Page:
This was the second Kull story published in Howard’s lifetime, and the last one to feature Kull as the viewpoint character. He would make one more published appearance, in “Kings of the Night”, but that tale is primarily a Bran Mak Morn story with Kull in a secondary role. After that, no more Kull stories would be published in Howard’s lifetime.
This is an extremely short piece, more brooding than action. In fact, Kull never draws his sword at all. Only Brule engages in any slaughter.
Howard chose to open this tale with a quote from Poe, and it’s quite appropriate. Kull is burned out when the story opens, in what Howard describes as “the time of great weariness”, and what would be called today a midlife crisis. (I’m looking forward to my midlife crisis and getting a Harley and a hottie, but I will probably ease into it slowly with the one that requires the least maintenance. That would be the Harley.) Instead of grabbing a wench and a fast horse and hitting the road, Kull merely broods about the meaninglessness of life and how nothing satisfies him now. While Howard wasn’t fond of religion and the church, I have to wonder if he had been reading the book of Ecclesiastes when he wrote this. Howard describes Kull’s daily routine as “an endless, meaningless panorama”, much like the author of Ecclesiastes describes life as “vanity of vanities, all is vanity.”
When no one is around, a servant girl suggests to Kull that he visit the wizard Tuzun Thune. Whereas Conan would have probably ravished the girl, Kull merely follows her suggestion. Tuzun Thune tells Kull to gaze into his mirrors and become wise.
The first mirror shows the past, and the savage battle for survival against flying dragons and other beasts. It’s a world of endless struggle, with Death the only certainty. The second mirror shows the future, in which Atlantis and Lemuria are beneath the waves, and only their mountaintops remain, islands in the vastness of the ocean. Valusia and the other Seven Kingdoms are gone and forgotten, all their splendor and treasures dust. Tuzun Thune says this is the way of the world, one tribe supplanting the previous. It’s all very depressing.
Then Tuzun Thune has Kull look in a third mirror. Kull sees only his reflection and wonders who the man is who gaze matches his own. He once knew him Kull begins to wonder who is the man and who is the reflection.
Kull visits Tuzun Thune every day, staring at his reflection in a mirror. He becomes more and more fascinated by the world in the mirror and wants to know what he would find if he passed through to the other side. He is in the process of doing so when when Brule shatters the mirror. Kull comes to his senses to find the lifeless body of Tuzun Thune on the floor before him, Tuzun Thune’s blood dripping from Brule’s sword. Brule informs Kull that he is the victim of a plot by one of the other nobles, a plot only discovered that very day. The servant girl who told Kull to visit Tuzun Thune is in on it. She’s on the floor covering in fear for her life while this exchange between Kull and Brule is taking place. Amazingly Kull says she was merely a pawn and lets her go unpunished. After the girl tells Kull about Tuzun Thune, Howard describes her this way: ” the smile of her scarlet mouth was cunning behind Kull’s back, and the gleam of her narrow eyes was crafty.” That doesn’t sound like someone who was a pawn to me. We know she and Tuzun Thune were both members of the Elder Race, who once ruled Valusia. Conan would never have dismissed her this way, although he probably would have let her live.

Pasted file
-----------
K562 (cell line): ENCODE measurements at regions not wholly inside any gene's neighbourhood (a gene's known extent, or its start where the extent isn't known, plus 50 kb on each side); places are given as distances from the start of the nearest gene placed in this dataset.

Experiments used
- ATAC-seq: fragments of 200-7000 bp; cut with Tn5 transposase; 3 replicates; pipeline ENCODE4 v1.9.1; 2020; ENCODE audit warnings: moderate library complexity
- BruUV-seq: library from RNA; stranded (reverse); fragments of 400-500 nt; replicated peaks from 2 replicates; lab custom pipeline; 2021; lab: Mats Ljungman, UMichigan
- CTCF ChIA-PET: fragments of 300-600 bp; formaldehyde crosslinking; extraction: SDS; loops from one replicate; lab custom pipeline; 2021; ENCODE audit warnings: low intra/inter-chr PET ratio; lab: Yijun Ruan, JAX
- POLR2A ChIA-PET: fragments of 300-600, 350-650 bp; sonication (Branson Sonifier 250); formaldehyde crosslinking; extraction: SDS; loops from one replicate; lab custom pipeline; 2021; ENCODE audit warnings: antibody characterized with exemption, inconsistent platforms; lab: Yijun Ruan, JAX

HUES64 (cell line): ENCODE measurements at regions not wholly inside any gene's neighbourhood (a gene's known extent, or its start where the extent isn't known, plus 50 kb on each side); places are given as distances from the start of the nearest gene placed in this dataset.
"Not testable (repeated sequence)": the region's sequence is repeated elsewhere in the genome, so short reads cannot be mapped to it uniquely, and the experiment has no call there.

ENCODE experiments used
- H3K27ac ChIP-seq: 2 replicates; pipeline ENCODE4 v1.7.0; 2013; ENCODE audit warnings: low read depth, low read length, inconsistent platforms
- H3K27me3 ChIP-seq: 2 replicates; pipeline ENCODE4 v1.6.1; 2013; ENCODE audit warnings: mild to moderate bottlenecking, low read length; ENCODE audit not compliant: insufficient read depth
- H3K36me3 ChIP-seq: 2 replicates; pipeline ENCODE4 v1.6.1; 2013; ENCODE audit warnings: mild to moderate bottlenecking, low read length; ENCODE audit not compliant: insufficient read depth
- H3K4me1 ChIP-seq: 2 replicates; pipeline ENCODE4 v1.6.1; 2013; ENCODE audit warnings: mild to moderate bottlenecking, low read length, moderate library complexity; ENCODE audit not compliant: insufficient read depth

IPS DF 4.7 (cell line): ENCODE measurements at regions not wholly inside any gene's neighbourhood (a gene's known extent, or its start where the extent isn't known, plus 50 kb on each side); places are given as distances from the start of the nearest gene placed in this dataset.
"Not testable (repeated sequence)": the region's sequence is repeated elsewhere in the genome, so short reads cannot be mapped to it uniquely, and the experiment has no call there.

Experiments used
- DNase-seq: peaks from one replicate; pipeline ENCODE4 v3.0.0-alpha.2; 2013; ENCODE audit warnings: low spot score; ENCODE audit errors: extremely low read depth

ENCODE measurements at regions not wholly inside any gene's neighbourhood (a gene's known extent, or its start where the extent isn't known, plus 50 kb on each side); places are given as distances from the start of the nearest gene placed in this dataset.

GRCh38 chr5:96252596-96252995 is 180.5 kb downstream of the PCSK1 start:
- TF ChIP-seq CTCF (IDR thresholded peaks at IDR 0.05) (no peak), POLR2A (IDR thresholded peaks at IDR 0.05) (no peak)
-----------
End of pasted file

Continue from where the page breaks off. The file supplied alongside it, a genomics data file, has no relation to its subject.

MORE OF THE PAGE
In a letter to Tevis Clyde Smith sometime in February 1929, Howard lists all his sales to date. He records that he got $20 for “The Mirrors of Tuzun Thune” and that it was “more of the Shadow Kingdom, occult and mystical, vague and badly written; this is the deepest story I ever tried to write and I got out of my depth.” [Collected Letters Vol. 1, REH Foundation Press, 2007, p. 311]
This is a deep story, but I don’t agree with Howard’s assessment. It’s not badly written at all. Some of the paragraphs are quite powerful in their descriptions and mood. Howard was in his early twenties at this time. It’s wouldn’t be unusual to feel that sense of weariness he describes. Here’s a young man who is trapped in a small town where no one understands him. He had to wonder at times if his desire to write was worth it. I spent part of my adolescence in a small town about fifty miles from Cross Plains, and I can tell you that what Howard describes is a very real sensation. Anyone who doesn’t conform to the lowest common denominator expectations of society in those towns will sooner or later experience the fatigue (the weariness) that comes from trying to be your own person when all you meet is opposition and exclusion. Instead of being out of his depth, Howard seems to me to have poured out his feelings and his experience in this story.
I think he nails it perfectly, and that’s why for all its brevity, this is a major story in Howard’s oeuvre.